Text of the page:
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  1. Newbie
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    • Join Date: Nov 2006
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    #1

    Underduck

    Hi experts!
    I'm curious about "underduck" as it is used for swings. Some people say "underdog," but that makes no sense. Are either of these words correct English to describe running under a swing after pushing the swinger?

    Thanks!


    • Join Date: Aug 2006
    • Posts: 3,059
    #2

    Re: Underduck

    Quote Originally Posted by Ears View Post
    Hi experts!
    I'm curious about "underduck" as it is used for swings. Some people say "underdog," but that makes no sense. Are either of these words correct English to describe running under a swing after pushing the swinger?
    Thanks!
    I've only ever heard underduck, Ears, but language creates its own logic and if some call it underdog, then that's what it is for those people. It could be as local as one family, whose dog has a tendency to run under one's legs.

  2. Ouisch's Avatar
    • Member Info
      • Native Language:
      • English
      • Home Country:
      • United States
      • Current Location:
      • United States

    • Join Date: Mar 2006
    • Posts: 4,142
    #3

    Re: Underduck

    I've never heard the term "underduck" before. I found a discussion about it here: Questionable: Underduck vs. Underdog. It's apparently a very regional expression.

  3. rewboss's Avatar

    • Join Date: Feb 2006
    • Posts: 1,552
    #4

    Re: Underduck

    "Underdog" does have another meaning: it's the participant in a game or sport who, at the start, has the smaller chance of winning, or someone who is a victim of injustice, especially in a social context (e.g. a schoolchild who is often bullied). This meaning makes sense; it's based on observations of the hierarchy in a pack of dogs.

    Given the similarity in sound between "underduck" (which sounds like a relatively new invention) and "underdog" in certain dialects, I think it's possible that "underdog" meaning to duck under a swing may be a result of mishearing "underduck", confusing it with an older, more established word. Words often develop and spread before their exact spelling is established in print, which is why regional variations like this are able to develop.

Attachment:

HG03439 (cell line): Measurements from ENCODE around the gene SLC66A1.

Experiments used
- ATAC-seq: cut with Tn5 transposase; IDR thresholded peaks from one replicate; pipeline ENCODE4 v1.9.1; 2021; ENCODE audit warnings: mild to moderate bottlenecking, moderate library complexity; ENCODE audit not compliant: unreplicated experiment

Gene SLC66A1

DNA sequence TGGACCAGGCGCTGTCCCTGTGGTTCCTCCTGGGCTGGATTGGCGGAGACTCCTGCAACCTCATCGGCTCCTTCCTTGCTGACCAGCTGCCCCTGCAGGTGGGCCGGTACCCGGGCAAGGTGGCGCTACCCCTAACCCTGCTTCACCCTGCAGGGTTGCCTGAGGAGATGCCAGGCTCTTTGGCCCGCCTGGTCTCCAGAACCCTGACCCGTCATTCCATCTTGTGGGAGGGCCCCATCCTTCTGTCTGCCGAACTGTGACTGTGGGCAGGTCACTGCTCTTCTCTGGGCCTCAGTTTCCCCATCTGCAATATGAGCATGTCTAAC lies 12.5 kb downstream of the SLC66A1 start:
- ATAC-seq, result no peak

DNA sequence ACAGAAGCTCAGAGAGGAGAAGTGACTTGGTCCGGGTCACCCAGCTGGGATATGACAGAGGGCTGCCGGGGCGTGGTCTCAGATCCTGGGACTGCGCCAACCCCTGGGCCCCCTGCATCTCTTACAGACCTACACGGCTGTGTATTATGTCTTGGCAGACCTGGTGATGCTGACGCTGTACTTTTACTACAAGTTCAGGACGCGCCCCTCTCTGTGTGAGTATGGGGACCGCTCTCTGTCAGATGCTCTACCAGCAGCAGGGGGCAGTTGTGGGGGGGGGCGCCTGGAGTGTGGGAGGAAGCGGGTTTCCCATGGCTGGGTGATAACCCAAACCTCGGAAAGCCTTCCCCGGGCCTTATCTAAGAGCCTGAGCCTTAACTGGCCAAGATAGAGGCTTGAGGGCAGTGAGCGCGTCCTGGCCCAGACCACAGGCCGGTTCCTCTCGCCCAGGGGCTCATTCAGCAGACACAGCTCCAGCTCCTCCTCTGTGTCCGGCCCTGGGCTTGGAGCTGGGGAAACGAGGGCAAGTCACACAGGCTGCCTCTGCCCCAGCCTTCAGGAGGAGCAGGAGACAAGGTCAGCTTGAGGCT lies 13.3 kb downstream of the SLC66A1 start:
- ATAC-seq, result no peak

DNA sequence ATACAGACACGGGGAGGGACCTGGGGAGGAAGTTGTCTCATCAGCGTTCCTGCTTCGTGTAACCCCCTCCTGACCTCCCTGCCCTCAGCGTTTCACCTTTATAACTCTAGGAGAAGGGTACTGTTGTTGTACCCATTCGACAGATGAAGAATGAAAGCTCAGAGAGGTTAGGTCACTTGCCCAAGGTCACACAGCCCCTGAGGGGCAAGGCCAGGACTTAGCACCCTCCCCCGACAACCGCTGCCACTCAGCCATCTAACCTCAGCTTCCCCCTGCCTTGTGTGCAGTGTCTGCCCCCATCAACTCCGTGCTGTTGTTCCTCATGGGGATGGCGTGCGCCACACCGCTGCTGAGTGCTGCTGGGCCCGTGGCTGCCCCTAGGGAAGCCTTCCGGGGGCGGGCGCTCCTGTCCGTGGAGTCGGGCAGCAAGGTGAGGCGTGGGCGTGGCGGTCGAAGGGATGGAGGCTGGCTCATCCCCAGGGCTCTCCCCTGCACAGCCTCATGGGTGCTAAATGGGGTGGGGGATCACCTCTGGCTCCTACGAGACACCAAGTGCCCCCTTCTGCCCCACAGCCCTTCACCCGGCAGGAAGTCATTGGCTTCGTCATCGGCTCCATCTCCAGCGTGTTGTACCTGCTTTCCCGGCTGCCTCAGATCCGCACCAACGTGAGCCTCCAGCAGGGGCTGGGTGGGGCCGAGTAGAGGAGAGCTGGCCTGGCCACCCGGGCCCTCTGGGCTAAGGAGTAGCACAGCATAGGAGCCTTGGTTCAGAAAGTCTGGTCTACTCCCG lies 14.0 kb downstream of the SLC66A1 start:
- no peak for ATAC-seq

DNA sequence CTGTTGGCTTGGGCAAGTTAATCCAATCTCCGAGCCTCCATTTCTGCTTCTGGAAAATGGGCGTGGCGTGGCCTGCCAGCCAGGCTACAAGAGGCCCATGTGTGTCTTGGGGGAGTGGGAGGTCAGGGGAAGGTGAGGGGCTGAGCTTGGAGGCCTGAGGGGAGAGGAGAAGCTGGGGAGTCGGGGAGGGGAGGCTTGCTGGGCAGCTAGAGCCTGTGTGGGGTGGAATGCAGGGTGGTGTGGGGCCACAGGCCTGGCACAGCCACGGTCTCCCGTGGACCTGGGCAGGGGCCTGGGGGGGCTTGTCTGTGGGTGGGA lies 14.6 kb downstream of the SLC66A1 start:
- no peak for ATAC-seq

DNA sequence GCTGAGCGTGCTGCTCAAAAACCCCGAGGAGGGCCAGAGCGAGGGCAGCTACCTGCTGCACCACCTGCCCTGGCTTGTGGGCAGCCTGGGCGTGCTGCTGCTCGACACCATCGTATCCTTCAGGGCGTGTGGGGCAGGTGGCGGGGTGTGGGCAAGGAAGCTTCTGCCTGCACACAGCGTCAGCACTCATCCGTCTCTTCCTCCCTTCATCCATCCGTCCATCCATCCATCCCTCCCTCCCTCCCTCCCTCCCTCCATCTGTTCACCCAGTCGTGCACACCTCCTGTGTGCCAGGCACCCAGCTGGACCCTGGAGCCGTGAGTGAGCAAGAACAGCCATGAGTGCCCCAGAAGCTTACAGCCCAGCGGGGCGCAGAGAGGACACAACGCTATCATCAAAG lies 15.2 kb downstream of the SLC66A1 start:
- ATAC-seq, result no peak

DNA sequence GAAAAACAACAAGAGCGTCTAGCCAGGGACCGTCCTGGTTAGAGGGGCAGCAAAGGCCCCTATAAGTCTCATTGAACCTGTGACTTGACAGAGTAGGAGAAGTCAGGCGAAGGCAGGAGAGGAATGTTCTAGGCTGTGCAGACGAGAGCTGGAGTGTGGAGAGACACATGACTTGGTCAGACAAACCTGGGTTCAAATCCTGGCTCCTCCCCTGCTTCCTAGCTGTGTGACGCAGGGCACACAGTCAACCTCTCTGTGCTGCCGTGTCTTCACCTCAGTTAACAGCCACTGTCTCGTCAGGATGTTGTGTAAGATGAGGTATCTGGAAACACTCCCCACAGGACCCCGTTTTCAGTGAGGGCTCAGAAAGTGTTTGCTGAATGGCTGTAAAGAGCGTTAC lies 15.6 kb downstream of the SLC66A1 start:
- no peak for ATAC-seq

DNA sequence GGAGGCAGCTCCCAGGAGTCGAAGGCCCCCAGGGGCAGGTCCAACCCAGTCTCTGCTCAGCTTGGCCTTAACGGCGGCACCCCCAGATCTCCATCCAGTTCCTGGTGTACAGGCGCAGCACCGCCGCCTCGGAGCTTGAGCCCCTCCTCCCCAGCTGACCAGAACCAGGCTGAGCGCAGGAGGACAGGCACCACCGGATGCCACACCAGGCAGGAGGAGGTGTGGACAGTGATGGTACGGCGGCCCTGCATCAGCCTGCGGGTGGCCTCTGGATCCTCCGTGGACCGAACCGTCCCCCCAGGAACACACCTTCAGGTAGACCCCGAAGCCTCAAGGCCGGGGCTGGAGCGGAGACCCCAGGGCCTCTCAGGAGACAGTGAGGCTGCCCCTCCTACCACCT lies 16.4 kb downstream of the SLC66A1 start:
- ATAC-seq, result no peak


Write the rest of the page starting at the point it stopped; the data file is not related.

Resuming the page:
Alternatively, of course, it could be that, for some unknown reason, "underdog" was the original term; some speakers then assumed it should be "underduck" as that would be more logical and more descriptive of the action it denotes.

    As for whether either of these terms is "correct English", all we can really say is they don't appear to be listed in any dictionary -- and that, in turn, simply means that they haven't been recorded in any dictionary yet. It might be a neologism -- a new word -- or perhaps non-standard; but it is a word at least in some parts of America.


    • Join Date: Aug 2006
    • Posts: 3,059
    #5

    Re: Underduck

    rewboss:
    As for whether either of these terms is "correct English", all we can really say is they don't appear to be listed in any dictionary -- and that, in turn, simply means that they haven't been recorded in any dictionary yet. It might be a neologism -- a new word -- or perhaps non-standard; but it is a word at least in some parts of America.

    Let me suggest, politely, Rewboss that you've got things turned around here. People invent words and dictionaries catalogue them. Until the advent of the internet, dictionaries were often ten or more years behind the times. A great deal of new vocabulary comes and goes before dictionaries have a chance to move.

    'underduck' is an old old word 'cause I'm an old old guy and it was what we did as kids.

    People invent language, people devise new language structures, people create vocabulary. Dictionaries and grammarians have very little to do with how language progresses.

    Correct English is nothing more than what people use in their locale for their dialect. That's evident on its face. NzE differs from CdE which differs from AmE and BrE, which both differ from AuE and so it goes, around and around.

    Searching for some "authority" to sanctify new uses is absolutely futile.


  4. rewboss's Avatar

    • Join Date: Feb 2006
    • Posts: 1,552
    #6

    Re: Underduck

    riverkid, let me suggest politely that you didn't read my post very well.

    I said that I can't find it in a dictionary, but that that simply means it's not in the dictionary -- implying that one cannot therefore draw the conclusion that it is incorrect. This is in answer to the question as to which, if any, of the words is "correct English".

    As reasons for the word not being in any dictionary I cited the possibility that it is a neologism (it can, as you say, take years for a dictionary to record newly-coined words), and the possibility that it is simply non-standard (dictionaries would become unwieldy and impossible to edit if they listed every single word in use). That does not by any means exhaust the list of possibilities; they're just examples.

    Finally, I said that at least in some parts of America, it is a word -- in the sense that it is used and understood by members of certain communities without requiring further explanation.

    Basically, you agreed with virtually everything I said. The only new piece of information you volunteered is that "underduck" may possibly be a little older than I surmised. That's hardly getting "things turned around"; I made a supposition on that point and you supplied anecdotal evidence to suggest my supposition was incorrect.


    • Join Date: Aug 2006
    • Posts: 3,059
    #7

    Re: Underduck

    My apologies, Rewboss.

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